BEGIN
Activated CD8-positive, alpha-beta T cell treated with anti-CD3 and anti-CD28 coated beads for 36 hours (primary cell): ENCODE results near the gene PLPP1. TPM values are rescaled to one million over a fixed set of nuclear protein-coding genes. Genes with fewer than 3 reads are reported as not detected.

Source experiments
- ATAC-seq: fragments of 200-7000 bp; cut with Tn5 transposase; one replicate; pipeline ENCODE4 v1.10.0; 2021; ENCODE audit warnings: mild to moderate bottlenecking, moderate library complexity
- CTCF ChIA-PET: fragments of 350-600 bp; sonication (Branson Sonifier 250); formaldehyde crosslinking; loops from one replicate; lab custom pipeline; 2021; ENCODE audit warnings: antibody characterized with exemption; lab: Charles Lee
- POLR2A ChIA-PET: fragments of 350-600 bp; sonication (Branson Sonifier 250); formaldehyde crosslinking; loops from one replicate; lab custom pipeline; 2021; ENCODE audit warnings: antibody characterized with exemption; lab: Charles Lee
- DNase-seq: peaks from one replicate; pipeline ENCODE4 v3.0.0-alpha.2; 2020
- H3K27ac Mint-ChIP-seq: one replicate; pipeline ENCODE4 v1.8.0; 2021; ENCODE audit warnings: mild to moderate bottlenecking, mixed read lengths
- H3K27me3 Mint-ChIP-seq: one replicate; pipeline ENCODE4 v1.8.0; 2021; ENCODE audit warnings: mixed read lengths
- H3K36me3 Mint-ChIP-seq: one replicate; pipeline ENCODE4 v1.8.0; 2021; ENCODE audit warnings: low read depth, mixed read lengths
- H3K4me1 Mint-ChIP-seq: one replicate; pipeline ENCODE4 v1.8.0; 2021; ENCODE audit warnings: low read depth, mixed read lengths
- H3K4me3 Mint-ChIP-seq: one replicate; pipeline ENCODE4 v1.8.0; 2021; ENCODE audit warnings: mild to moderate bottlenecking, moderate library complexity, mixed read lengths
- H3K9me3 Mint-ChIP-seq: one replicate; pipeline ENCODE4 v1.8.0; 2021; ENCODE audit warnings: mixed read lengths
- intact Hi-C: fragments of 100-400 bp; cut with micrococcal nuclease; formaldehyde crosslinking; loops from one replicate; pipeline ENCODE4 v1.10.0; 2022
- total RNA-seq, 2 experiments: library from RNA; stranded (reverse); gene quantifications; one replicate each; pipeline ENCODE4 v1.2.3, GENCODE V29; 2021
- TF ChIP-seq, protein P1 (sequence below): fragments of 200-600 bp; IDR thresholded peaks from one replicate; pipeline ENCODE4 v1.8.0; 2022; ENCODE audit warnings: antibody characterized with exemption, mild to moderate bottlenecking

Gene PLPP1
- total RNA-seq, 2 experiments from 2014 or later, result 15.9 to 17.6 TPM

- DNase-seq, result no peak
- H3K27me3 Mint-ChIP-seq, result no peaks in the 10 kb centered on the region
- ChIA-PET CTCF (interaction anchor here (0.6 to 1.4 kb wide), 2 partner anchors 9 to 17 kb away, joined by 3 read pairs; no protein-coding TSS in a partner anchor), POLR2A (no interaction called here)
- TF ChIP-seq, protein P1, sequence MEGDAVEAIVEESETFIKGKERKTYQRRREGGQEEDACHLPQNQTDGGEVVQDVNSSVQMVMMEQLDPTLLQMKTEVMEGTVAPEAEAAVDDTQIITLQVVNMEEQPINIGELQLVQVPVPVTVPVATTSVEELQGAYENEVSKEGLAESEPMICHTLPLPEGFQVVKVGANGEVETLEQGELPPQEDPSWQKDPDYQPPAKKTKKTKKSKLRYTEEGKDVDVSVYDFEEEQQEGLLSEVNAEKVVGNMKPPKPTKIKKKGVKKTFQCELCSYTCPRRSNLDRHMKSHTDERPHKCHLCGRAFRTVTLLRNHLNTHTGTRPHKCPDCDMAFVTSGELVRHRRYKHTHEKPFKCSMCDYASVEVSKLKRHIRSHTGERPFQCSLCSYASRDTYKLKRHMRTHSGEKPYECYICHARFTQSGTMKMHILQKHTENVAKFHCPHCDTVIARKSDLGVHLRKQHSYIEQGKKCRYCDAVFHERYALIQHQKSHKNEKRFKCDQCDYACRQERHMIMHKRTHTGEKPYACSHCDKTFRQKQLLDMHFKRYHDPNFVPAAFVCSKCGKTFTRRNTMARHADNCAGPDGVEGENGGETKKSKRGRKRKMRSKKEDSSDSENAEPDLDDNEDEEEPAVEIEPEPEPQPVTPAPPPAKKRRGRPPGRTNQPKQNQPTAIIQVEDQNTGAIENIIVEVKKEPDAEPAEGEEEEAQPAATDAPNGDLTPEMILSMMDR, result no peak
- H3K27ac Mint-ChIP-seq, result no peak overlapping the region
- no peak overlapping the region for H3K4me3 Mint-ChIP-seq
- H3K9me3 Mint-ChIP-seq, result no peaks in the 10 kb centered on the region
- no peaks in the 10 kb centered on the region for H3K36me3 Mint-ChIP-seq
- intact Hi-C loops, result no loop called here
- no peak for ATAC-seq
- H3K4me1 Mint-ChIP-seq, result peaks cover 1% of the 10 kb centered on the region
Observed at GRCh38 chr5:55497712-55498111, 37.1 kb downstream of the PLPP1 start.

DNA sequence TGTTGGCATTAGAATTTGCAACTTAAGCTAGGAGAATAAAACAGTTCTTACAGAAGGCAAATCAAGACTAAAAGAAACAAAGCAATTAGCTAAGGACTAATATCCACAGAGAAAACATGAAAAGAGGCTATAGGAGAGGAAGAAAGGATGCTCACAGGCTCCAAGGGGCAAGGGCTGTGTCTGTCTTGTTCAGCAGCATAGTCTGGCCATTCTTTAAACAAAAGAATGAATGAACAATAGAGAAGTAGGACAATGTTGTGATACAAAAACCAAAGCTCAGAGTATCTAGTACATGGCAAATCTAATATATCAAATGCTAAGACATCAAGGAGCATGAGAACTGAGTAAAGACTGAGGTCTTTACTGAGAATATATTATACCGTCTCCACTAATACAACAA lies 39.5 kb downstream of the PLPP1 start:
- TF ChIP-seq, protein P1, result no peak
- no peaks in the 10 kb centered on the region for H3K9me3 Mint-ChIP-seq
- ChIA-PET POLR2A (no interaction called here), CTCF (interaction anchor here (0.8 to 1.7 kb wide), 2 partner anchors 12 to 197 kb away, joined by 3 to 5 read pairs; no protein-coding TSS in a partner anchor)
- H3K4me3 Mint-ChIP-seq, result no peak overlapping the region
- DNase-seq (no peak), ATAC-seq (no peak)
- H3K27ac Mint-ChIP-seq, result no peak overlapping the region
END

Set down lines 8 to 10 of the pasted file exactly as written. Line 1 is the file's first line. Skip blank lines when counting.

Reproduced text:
- H3K27me3 Mint-ChIP-seq: one replicate; pipeline ENCODE4 v1.8.0; 2021; ENCODE audit warnings: mixed read lengths
- H3K36me3 Mint-ChIP-seq: one replicate; pipeline ENCODE4 v1.8.0; 2021; ENCODE audit warnings: low read depth, mixed read lengths
- H3K4me1 Mint-ChIP-seq: one replicate; pipeline ENCODE4 v1.8.0; 2021; ENCODE audit warnings: low read depth, mixed read lengths